It’s natural to worry after the birth of your little one. You wonder, Are they eating well? Sleeping enough? Hitting all their precious milestones? And what about germs? Will I ever sleep again? How did so much laundry pile up?

Perfectly normal — not mention, a sign of your already-deep love for your newest addition.

But sometimes it’s something more. If your anxiety seems out of control, has you on edge most of the time, or keeps you up at night, you may have more than the new-parent jitters.

You’ve probably heard of postpartum depression (PPD). It’s gotten a lot of press, and trust us, that’s a good thing — because postpartum depression is very real and worthy of the attention. But are you aware of its lesser-known cousin, postpartum anxiety disorder? Let’s take a closer look.

Keep in mind that most (if not all) new parents experience some worry. But the symptoms of postpartum anxiety disorder include:

  • constant or near-constant worry that can’t be eased
  • feelings of dread about things you fear will happen
  • sleep disruption (yes, this is a hard one to pick out, since a newborn means your sleep will be disrupted even without having anxiety — but think of this as waking up or having trouble sleeping at times when your baby’s sleeping peacefully)
  • racing thoughts

As if all that wasn’t enough, you can also have physical symptoms related to postpartum anxiety, like:

  • fatigue
  • heart palpitations
  • hyperventilation
  • sweating
  • nausea or vomiting
  • shakiness or trembling

There are a couple of even more specific types of postpartum anxiety — postpartum panic disorder and postpartum obsessive compulsive disorder (OCD). Their symptoms match those of their non-postpartum counterparts, though may relate more specifically to your role as a new parent.

With postpartum OCD, you may have obsessive, recurring thoughts about harm or even death befalling your baby. With postpartum panic disorder, you can have sudden panic attacks related to similar thoughts.

Postpartum panic attack symptoms include:

  • shortness of breath or a sensation that you are choking or unable to breathe
  • intense fear of death (for you or your baby)
  • chest pain
  • dizziness
  • racing heart

Vs. postpartum depression

In one study that looked at 4,451 women who had recently given birth, 18 percent self-reported symptoms related to anxiety. (That’s huge — and a significant reminder that you’re not alone in this.) Of those, 35 percent also had symptoms of postpartum depression.

This shows that you can certainly have PPD and postpartum anxiety at the same time — but you may also have one without the other. So, how do you tell them apart?

The two can have similar physical symptoms. But with PPD, you typically feel overwhelming sadness and may have thoughts about harming yourself or your baby.

If you have some or all of the symptoms above — but without intense depression — you may have postpartum anxiety disorder.

Let’s be honest: A new baby — especially your first — can easily trigger worry. And when every new product you buy carries with it an all-caps warning label about sudden infant death syndrome (SIDS), it doesn’t help matters.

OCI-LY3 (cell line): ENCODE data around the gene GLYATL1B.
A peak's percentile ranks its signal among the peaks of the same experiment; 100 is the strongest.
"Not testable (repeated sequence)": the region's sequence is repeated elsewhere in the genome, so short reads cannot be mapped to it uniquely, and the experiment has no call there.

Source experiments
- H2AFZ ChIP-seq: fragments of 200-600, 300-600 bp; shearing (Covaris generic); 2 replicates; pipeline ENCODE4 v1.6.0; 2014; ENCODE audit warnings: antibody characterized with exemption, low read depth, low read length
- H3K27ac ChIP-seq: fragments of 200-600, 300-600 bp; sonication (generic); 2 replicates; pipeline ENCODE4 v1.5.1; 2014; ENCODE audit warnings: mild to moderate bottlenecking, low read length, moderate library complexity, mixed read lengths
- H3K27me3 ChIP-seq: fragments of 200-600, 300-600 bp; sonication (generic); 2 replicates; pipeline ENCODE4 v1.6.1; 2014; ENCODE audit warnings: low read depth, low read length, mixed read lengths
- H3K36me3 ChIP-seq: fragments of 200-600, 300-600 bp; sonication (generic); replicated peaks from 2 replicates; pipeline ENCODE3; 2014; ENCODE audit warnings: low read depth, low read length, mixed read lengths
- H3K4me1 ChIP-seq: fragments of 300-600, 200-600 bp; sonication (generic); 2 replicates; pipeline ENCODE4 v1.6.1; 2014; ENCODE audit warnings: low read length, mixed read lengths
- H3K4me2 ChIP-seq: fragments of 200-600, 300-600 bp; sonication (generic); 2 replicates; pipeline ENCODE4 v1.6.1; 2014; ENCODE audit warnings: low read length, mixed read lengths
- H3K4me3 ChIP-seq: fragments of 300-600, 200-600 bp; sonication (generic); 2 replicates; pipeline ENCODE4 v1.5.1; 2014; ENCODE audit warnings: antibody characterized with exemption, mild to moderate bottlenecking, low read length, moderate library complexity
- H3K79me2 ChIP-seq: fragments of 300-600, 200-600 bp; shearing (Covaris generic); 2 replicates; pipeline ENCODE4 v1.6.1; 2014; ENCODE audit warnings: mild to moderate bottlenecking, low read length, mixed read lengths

This mom’s account describes how this worry can really turn into something more. But why does this happen? For one thing, during the whole trying-to-conceive, pregnancy, and postpartum process, your body’s hormones are going from zero to 60 and back again.

But why some women get postpartum anxiety disorder and others don’t is a bit of a mystery, given that the hormone fluctuations are universal. If you had anxiety before your pregnancy — or if you have family members with it — you’re certainly more at risk. The same goes for obsessive compulsive disorder.

Other factors that can up your risk include:

  • history of eating disorder
  • previous pregnancy loss or death of an infant
  • history of more intense mood-related symptoms with your period

One study found that women with previous miscarriage or stillbirth were more likely to have postpartum anxiety.

The most important step in getting help for postpartum anxiety is to get diagnosed. That 18 percent figure we mentioned earlier for postpartum anxiety prevalence? It could be even higher, because some women may stay silent about their symptoms.

Be sure to go to your postpartum check-up with your doctor. This is usually scheduled within the first 6 weeks after delivery. Know that you can — and should — also schedule a follow-up appointment whenever you have worrisome symptoms.

Both postpartum anxiety and PPD can affect your bond with your baby. But there is treatment available.

After talking about your symptoms with your doc, you may get medications, a referral to a mental health specialist, or recommendations for supplements or complementary treatments like acupuncture.

Specific therapies that might help include cognitive behavioral therapy (to help reduce focus on worst-case scenarios) and acceptance and commitment therapy (ACT).

Certain activities can also help you feel more in control, like:

  • exercise
  • mindfulness
  • relaxation techniques

Not buying it? One study of 30 women of childbearing age found that exercise — especially resistance training — lowered symptoms of generalized anxiety disorder. Now, these women were not in the postpartum stage, but this result bears considering.

With the right treatment, you can recover from postpartum anxiety and bond with your sweet little one.

You may be tempted to put off treatment due to thinking, My anxiety will go away when junior hits the next milestone. But the truth is, anxiety can snowball quickly rather than resolve on its own.

Remember, ladies: The baby blues are common, but they usually only last a couple weeks. If you’re dealing with longer-term, severe worry and symptoms that are getting in the way of life with baby, tell your doctor — and don’t be afraid to keep bringing it up if it doesn’t get better with initial treatment.